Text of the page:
JW: Reading like a writer is, for me, the opposite of how many students have been trained to read. They’re accustomed to doing a narrow close reading. Not close reading in the analytical sense, but more like scanning to extract a nugget of information for an exam. That’s what reading often means: finding the pre-determined answer to perform understanding. It’s not a matter of what the text means for a student in particular or about what it might mean in a broad context; just about what information is in a passage according to some abstract state of mind. But reading like a writer considers not raw meaning so much as the creation of meaning—not only what a text means but how and why it means. My graduate degree is an MFA in creative writing, and this approach is built into my origins as a fiction writer. When I read something that blows me away, my first reaction is appreciation; my second reaction is to ask, “OK, how did the book do that?” And my third reaction is usually, “How can I steal that?”

BJM: So, you’re trying to help students build those habits, stealing and all?

JW: Exactly. In class we look at lots of examples. We’ll look at a movie review, for example. The first paragraph says something like, “I’ve never been a fan of Ryan Gosling, but I loved First Man.” I’ll ask the students: why? Why would a reviewer begin this way? The students figure it out quite quickly: “She’s letting us know her bias.” Then I push them to think about the structure. Why is this sentence here? Students decide that stating bias is a way for the writer to orient the reader. As a class we work paragraph by paragraph. From this simpler example we work up to more sophisticated genres, but they’re always looking for the same kinds of moves. I often invoke the Wizard of Oz metaphor to encourage students to look behind the curtain to see what a writer is doing and how it’s being done. What choices are being made and why? We even dig into the nitty gritty. For instance, do your students worry about whether they can use “I” or use contractions and stuff?

BJM: Yes, I encounter a list of “don’ts” that students have been drilled to avoid.

JW: For sure. But consider that stuff from the vantage of reading like a writer. We see that this reviewer, for instance, is using contractions. What is the choice being made? Or maybe the author is using slang or colloquial language. We’ll compare to an author who’s made different choices on these fronts. Students see the differences. The more they compare, the more familiar the patterns become. It isn’t immediate, as I said. Not like flipping a switch. But they get to a place where they can continue to teach themselves through this way of reading. That’s the goal.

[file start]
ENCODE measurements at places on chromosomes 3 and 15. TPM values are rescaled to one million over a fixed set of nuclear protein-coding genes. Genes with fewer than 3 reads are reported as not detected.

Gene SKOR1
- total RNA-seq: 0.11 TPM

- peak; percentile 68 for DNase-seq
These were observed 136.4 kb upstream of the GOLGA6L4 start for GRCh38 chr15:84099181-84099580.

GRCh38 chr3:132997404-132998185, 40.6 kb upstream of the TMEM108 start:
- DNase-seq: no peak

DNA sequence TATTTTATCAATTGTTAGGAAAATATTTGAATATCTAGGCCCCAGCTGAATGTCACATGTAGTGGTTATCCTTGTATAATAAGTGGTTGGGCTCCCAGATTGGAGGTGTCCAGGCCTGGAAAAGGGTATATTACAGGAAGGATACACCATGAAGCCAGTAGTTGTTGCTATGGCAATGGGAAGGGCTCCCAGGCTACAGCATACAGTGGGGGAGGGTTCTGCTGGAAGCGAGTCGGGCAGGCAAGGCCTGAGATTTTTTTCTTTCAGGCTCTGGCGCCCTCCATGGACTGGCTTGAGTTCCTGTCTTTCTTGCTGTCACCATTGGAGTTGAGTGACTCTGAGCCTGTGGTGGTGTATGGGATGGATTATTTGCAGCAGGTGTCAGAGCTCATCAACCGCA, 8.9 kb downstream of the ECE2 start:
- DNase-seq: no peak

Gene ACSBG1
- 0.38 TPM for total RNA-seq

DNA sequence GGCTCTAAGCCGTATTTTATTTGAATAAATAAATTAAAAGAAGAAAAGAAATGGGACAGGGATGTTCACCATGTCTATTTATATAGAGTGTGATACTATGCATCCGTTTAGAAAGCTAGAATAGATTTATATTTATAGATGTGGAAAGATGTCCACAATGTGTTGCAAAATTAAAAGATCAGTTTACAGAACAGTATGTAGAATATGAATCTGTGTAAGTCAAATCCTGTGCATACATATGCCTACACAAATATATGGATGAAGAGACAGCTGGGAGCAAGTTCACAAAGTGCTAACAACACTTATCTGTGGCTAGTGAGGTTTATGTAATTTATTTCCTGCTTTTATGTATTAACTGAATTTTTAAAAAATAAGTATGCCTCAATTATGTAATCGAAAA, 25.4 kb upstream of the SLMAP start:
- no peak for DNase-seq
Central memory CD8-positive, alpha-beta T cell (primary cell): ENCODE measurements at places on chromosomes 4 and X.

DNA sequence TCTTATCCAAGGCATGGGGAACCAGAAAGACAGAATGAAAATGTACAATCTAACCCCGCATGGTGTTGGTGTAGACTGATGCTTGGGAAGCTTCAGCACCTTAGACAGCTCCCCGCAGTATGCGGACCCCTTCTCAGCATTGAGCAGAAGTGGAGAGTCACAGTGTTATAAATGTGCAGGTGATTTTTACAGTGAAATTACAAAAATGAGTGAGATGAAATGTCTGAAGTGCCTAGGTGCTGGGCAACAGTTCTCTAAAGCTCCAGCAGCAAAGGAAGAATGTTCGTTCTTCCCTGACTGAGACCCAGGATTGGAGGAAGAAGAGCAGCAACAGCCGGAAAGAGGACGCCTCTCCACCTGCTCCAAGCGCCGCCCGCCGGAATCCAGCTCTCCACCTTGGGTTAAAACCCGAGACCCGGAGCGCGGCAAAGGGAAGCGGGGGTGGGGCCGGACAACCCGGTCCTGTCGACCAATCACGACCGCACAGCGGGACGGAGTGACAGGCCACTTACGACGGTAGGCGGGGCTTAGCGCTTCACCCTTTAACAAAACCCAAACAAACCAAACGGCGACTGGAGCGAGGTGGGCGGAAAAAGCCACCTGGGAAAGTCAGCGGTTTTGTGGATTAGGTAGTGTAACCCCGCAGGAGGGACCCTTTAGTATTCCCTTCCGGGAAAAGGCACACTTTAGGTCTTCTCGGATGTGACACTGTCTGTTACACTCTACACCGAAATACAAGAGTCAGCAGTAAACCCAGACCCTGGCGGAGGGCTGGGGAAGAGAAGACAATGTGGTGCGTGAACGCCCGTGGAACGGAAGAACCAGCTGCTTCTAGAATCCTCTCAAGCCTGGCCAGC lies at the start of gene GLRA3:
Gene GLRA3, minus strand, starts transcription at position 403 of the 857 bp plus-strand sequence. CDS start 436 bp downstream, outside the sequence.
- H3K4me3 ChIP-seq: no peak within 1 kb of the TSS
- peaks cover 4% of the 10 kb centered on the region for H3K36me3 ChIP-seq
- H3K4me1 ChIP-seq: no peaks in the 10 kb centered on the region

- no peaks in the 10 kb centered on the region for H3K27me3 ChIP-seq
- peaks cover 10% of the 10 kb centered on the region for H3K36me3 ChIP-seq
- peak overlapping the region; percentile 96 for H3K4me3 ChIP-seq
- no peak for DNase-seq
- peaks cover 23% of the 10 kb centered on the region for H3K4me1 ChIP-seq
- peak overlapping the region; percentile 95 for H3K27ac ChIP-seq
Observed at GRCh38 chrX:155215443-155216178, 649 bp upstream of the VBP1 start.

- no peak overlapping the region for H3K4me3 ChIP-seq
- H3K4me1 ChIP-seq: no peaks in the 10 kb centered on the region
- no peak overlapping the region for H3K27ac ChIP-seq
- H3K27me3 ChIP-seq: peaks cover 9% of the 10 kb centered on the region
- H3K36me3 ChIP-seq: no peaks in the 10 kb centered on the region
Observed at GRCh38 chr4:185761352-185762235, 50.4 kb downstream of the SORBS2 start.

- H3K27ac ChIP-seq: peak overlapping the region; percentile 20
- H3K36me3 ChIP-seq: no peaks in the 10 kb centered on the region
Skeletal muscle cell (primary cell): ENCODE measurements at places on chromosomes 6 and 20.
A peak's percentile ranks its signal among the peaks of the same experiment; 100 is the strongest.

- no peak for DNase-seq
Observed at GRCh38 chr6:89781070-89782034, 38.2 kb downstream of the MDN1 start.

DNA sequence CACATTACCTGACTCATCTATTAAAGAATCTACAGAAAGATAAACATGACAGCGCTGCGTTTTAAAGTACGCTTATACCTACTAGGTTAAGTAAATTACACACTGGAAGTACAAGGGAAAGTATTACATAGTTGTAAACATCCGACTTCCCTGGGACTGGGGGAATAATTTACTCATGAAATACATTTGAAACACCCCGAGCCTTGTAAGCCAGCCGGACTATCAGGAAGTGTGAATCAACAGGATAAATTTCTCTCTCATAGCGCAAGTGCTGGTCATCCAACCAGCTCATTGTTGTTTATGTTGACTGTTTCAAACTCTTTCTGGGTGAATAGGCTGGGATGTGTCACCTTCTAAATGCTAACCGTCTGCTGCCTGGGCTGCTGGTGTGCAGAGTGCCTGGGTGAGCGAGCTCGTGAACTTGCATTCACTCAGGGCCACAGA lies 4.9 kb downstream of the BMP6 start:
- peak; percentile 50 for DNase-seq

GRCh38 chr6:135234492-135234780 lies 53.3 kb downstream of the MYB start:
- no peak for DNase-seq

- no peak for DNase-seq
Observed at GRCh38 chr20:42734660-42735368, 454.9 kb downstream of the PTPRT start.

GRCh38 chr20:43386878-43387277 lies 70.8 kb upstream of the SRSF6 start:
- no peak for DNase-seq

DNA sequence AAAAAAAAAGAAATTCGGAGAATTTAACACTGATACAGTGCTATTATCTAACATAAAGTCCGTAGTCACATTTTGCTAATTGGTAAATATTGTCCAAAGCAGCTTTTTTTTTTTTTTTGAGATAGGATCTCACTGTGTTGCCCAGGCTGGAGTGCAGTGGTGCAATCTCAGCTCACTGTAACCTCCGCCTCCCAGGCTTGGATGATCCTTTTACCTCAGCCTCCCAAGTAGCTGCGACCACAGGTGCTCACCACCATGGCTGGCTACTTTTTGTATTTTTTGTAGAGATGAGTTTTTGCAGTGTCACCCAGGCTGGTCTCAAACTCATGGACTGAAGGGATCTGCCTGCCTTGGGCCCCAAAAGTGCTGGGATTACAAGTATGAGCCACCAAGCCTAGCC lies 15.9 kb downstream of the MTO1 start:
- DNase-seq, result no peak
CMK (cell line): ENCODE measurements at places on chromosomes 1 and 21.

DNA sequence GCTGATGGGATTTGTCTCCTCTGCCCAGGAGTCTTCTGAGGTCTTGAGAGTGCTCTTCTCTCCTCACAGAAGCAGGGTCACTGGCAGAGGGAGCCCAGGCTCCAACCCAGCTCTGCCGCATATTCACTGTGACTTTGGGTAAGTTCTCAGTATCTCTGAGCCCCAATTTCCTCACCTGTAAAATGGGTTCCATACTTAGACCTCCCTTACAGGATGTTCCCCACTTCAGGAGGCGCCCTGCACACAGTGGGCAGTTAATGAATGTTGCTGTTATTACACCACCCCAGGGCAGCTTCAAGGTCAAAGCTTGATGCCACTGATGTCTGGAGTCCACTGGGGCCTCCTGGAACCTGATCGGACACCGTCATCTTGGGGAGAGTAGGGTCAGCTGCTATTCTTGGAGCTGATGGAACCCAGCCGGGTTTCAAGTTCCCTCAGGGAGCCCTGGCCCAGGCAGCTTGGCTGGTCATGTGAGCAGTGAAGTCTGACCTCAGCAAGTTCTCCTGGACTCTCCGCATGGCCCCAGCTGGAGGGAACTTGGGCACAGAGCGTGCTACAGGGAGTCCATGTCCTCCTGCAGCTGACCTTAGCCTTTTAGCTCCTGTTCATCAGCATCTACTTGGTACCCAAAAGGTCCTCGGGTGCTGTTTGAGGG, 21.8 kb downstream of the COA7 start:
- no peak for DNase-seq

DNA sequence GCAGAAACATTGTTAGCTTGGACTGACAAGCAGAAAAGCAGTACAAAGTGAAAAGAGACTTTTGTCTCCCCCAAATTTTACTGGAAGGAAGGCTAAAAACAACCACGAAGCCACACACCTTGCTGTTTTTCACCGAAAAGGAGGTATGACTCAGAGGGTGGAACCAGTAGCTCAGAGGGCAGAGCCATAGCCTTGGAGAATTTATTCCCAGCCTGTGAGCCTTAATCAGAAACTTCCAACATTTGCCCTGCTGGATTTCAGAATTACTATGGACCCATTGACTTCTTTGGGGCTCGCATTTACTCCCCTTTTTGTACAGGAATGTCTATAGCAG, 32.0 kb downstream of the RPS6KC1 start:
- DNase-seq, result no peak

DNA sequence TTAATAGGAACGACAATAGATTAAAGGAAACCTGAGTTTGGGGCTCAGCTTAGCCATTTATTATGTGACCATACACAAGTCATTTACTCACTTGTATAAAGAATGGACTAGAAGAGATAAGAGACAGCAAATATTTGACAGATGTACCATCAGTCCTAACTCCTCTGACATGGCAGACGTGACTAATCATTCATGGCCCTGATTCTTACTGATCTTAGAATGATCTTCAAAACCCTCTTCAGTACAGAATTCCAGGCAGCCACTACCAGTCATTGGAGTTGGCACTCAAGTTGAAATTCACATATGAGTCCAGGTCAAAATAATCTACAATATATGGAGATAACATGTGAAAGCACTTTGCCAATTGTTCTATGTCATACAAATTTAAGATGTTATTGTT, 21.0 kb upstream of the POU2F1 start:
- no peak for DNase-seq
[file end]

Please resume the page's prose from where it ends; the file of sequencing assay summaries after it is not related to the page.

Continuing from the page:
BJM: It’s interesting that you mention bias. I’ve noticed that student awareness of bias—and their propensity to point it out—seems to be ramping up. But sometimes the lesson has been learned too well, or perhaps learned unevenly. Identifying bias becomes a way of delegitimizing argument. Do you see this with your students?

JW: Yes. Calling bias offers a way to impeach someone’s point without confronting it, as if identifying where someone is coming from or what someone assumes is disqualifying. Academic spaces need to reject that rhetoric. It’s not useful. If the goal of argument is to enlighten—to literally shed light—then that sort of rhetoric has no utility. At the same time, and I discuss this in both books, we have to confront the perils of objectivity. Or at least, the perils of perceived objectivity, where students think that writing should be “objective,” a kind of Spock-like “just the facts.” Standardized tests have a lot to do with this, because they’re aiming for an answer that’s going to hit a narrow target. But objectivity should not be the goal in argument. Fairness should be. Accuracy. Openness. I stress these values that inform the writer’s practice. We cite sources, for instance, not because the teacher is going to get on your case about plagiarism but because it offers transparency and honesty to an audience. If you embody these values, nobody will care how “objective” you are, because you will simply be good, you will be entertaining and useful. It’s never easy. You always fall short of fully embodying the values that matter. But if that’s where you aim, your process and the product will be better.

BJM: This goes back to writing as thinking, but I wanted to ask about writing and teaching writing now. Both books explore parts of the writing process that don’t involve forming any actual words —the off-the-page moments of mind-wandering while out walking the dog or taking a shower. Are these moments harder to come by in today’s distraction/attention economy?